VIII. Einstein's Theory of Relativity
For example, Einstein's two theories of relativity gave us not only warped spacetime, but even stranger phenomena. (Most of Einstein's work has now been thoroughly verified, so don't even suggest that these are "just theories.")
For example, the speed of light in a vacuum (c) is as close to an absolute as we get in the sciences. What's so weird about that? Consider two cars approaching each other, each one moving at 60 mph relative to the highway. Their speed relative to each other is, thus, 120 mph. Now imagine the same scenario with two spaceships, each moving at 60% c, according to an outside observer. Each ship has its headlights on. You might think that either beam of light would approach the other ship at over 120% of c, but that is not so. The actual speed of light remains 186,000 mps, as seen from either ship.
This "cosmic speed limit" leads to even more counter-intuitive phenomena. Why can't a ship, or any mass, go at or beyond the speed of light in a vacuum? To increase speed, any ship (or subatomic particle) must add energy. But this energy, at significant fractions of c, is converted to mass! That has been well-verified experimentally. The ship, or particle, thus becomes more massive, which in turn requires more energy to accelerate, which produces more mass, and so on. At c, the ship or particle would have infinite mass, which is impossible. Something else very odd would be seen by an outside observer, but not by the ship's crew. The shape of the ship changes. Be sure to read p, 165 in Trefil and Hazen to find out about the change.
Another strange phenomenon predicted by Einstein is time dilation. There is no absolute time; it will vary depending on speed and nearby mass. See your text for details, but in the meantime, consider the twin paradox.
In the far and hypothetical future, suppose a pair of identical twins is born. Soon after birth, the parent take one twin with them on a sightseeing trip to our nearest star, Alpha Centauri (4.3 ly distant). The other twin remains behind on Earth. The ship travels at a significant fraction of c. When the round-trip is complete, something odd has happened: the twin on Earth is many years older than the twin on the ship. Atomic clocks on the ship show much less elapsed time than sister clocks on Earth. The greater the speed, the slower the time runs. Which one is the "real" time? Answer: turnips. (It's a nonsense question. Both are real, since there is no absolute time.)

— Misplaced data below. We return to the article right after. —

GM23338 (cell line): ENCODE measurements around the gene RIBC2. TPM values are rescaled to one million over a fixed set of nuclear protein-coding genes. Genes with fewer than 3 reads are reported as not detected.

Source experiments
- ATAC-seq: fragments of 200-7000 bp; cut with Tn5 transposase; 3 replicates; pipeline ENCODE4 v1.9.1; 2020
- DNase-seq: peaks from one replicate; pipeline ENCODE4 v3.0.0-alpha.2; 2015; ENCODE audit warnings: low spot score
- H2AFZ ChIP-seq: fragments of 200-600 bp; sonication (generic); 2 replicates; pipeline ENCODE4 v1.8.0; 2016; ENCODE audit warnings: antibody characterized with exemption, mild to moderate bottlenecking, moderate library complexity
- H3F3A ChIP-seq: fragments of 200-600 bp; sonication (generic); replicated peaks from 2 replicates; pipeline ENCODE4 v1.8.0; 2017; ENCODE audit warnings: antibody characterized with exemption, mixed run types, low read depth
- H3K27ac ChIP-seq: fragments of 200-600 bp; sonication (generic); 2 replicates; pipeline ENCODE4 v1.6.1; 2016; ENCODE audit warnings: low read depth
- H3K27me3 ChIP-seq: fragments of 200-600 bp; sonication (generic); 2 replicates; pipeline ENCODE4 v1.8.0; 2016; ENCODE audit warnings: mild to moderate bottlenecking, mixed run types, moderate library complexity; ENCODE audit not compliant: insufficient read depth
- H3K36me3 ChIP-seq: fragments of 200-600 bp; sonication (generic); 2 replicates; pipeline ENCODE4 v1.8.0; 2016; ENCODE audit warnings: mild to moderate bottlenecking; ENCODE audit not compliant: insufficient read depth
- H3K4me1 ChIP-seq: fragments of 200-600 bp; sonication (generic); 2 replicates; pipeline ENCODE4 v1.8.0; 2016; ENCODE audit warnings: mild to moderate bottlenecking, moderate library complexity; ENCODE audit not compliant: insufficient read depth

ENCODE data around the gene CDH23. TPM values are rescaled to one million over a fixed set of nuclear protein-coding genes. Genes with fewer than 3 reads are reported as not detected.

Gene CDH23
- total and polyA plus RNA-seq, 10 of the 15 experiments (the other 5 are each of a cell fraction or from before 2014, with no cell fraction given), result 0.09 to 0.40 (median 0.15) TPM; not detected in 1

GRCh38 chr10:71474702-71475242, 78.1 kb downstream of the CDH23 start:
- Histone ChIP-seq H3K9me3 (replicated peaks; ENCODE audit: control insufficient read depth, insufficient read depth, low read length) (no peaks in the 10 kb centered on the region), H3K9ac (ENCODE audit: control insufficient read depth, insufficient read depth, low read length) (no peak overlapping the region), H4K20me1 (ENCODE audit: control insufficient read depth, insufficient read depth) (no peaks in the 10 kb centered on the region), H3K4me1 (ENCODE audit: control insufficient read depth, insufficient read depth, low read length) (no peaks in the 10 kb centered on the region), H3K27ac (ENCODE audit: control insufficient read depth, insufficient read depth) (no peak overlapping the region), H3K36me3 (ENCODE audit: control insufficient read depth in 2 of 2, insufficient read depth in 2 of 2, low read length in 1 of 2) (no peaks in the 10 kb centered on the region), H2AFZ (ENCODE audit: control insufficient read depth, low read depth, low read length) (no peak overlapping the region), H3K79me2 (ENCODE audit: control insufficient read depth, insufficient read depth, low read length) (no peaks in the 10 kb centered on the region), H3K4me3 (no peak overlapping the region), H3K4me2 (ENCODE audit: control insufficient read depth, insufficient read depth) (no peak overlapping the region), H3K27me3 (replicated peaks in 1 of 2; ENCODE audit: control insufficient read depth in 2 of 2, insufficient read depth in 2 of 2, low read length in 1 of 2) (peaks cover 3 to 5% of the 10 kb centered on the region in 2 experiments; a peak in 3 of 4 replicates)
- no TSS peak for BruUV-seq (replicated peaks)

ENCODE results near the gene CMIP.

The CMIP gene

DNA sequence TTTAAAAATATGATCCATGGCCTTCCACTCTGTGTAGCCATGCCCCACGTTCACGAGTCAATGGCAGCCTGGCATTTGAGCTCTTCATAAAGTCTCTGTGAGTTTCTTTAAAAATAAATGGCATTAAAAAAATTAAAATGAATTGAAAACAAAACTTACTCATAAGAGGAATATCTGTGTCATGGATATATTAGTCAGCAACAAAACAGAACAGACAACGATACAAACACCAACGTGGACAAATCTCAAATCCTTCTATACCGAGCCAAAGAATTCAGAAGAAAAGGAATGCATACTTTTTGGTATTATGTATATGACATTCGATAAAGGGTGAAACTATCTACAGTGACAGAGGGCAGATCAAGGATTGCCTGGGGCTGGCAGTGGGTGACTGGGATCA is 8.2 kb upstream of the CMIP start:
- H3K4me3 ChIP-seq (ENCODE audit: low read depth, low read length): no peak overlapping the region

Let's see where we are in our quick trip through the major theories and models of science. All of these models covered so far continue to be rich sources of new knowledge about the Universe. Cosmology is poised on the edge of a major leap, with new technology able to look more accurately into very distant realms. In biology, the "DNA revolution" continues like a juggernaut. One of its great beneficiaries is the study of Evolution. Plate tectonics continues to be mined for insights into large-scale geological processes; it's likely that we will have a solid picture, quite soon, of how the Earth generates and reverses its magnetic field.
One highly important model that is still missing this semester is quantum mechanics, which applies primarily to the subatomic world. One great problem in modern physics is reconciling Einsteinian gravity (which is a continuous phenomenon) with the quantum view of everything , which is discrete. Do glance at Trefil and Hazen, for a brief and understandable coverage of quantum mechanics. One very interesting application of the quantum view is in answering one of the great philosophical questions, which is now a great physical question also. Where did everything come from? How can one get something from nothing?
Quantum mechanics may eventually supply at least a partial answer. Take the idea of 'empty space," i.e., the vacuum. QM says that complete emptiness cannot be, since virtual particles and their antiparticles constantly appear (from nothing!), briefly exist, and then cancel each other. This phenomenon has been experimentally verified. With a little fooling about, it may be possible to get the "Big Bang" from quantum nothingness. On the other hand, some major theoreticians have proposed an endless (and beginningless) series of "bubble" universes, budding off from each other, each with different laws of physics, and unfortunately completely isolated from each other. How does one falsify such concepts? That's a really good question!
All of us who teach this course hope that at least a few of you will develop a continuing interest in this, or any other, major scientific endeavor covered this semester. To those of you who have that kind of intellectual curiosity, we wish a heartfelt "bon voyage" on your search for knowledge.